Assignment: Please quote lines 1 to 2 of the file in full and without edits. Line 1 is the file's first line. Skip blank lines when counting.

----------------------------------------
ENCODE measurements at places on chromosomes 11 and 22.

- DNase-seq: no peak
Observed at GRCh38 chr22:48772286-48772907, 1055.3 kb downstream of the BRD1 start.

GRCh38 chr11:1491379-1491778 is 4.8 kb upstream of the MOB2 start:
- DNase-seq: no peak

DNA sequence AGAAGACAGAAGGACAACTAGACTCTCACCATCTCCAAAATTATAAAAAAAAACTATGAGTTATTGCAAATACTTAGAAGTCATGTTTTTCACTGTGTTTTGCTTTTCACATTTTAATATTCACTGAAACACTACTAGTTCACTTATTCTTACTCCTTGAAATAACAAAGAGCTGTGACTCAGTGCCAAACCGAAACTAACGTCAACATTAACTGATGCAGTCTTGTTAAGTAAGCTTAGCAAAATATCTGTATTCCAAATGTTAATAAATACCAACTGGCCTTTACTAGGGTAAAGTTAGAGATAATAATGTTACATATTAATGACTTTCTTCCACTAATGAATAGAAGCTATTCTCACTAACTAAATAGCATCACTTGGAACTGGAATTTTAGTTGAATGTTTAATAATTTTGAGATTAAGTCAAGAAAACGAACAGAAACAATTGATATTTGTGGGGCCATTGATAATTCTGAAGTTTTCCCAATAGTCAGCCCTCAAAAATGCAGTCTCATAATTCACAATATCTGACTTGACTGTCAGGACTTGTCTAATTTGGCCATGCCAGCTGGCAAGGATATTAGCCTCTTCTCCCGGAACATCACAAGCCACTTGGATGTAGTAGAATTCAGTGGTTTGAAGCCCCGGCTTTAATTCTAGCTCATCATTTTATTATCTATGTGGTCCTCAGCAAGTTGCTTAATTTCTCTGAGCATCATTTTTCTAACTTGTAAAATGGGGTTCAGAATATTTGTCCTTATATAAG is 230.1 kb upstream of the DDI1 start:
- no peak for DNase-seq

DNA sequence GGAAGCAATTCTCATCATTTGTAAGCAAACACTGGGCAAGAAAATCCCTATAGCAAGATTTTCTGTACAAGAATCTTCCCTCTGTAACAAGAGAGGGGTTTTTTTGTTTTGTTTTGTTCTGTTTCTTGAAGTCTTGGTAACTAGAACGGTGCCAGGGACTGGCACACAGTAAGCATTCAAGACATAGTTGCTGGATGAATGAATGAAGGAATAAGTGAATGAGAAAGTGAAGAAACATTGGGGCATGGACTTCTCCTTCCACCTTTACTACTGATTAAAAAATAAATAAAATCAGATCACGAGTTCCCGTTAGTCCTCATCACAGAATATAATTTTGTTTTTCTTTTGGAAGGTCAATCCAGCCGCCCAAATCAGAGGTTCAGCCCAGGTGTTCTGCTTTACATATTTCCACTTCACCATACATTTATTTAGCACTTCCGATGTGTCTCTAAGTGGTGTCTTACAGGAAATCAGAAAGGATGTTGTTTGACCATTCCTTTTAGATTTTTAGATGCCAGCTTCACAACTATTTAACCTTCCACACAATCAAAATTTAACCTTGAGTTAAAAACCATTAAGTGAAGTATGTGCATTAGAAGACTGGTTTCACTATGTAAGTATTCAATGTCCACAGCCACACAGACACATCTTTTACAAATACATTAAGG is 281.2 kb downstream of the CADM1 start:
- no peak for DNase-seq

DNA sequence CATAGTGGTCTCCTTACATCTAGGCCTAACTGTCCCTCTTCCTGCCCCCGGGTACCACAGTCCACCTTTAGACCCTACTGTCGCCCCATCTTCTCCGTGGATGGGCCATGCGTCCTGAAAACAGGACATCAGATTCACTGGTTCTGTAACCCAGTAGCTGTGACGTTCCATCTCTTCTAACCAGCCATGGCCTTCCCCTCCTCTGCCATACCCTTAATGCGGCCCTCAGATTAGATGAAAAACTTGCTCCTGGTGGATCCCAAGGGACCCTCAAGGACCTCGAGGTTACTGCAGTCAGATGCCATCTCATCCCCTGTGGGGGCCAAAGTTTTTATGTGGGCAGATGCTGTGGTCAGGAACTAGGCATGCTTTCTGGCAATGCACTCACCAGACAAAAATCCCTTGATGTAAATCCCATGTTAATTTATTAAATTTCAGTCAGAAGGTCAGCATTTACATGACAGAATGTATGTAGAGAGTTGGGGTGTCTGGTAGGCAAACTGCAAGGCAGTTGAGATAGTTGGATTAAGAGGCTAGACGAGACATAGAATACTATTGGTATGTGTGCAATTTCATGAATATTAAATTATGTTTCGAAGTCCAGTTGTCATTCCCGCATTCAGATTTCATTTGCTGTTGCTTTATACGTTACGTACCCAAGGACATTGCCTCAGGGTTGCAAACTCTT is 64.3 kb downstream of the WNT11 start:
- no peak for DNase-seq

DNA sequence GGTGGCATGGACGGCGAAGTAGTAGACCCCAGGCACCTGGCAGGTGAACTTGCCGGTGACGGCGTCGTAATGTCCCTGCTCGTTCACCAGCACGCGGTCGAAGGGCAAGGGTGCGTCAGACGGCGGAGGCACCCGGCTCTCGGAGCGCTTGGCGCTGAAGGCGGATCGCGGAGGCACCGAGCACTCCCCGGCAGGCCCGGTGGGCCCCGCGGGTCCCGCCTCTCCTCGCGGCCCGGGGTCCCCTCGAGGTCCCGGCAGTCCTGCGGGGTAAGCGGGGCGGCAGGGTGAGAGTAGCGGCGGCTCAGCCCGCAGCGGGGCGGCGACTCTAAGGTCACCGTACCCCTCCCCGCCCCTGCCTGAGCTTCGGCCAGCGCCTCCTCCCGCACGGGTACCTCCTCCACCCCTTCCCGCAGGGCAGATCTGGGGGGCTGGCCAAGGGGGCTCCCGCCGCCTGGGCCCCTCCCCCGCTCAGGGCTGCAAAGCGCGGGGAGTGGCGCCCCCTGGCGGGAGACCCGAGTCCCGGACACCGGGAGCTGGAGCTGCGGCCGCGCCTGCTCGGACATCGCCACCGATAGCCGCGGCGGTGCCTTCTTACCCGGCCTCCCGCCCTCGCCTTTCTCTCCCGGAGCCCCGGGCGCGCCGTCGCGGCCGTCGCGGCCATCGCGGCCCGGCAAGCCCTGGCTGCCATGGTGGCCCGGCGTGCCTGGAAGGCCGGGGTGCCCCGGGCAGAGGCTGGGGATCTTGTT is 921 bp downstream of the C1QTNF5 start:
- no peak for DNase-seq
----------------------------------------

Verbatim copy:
ENCODE measurements at places on chromosomes 11 and 22.

- DNase-seq: no peak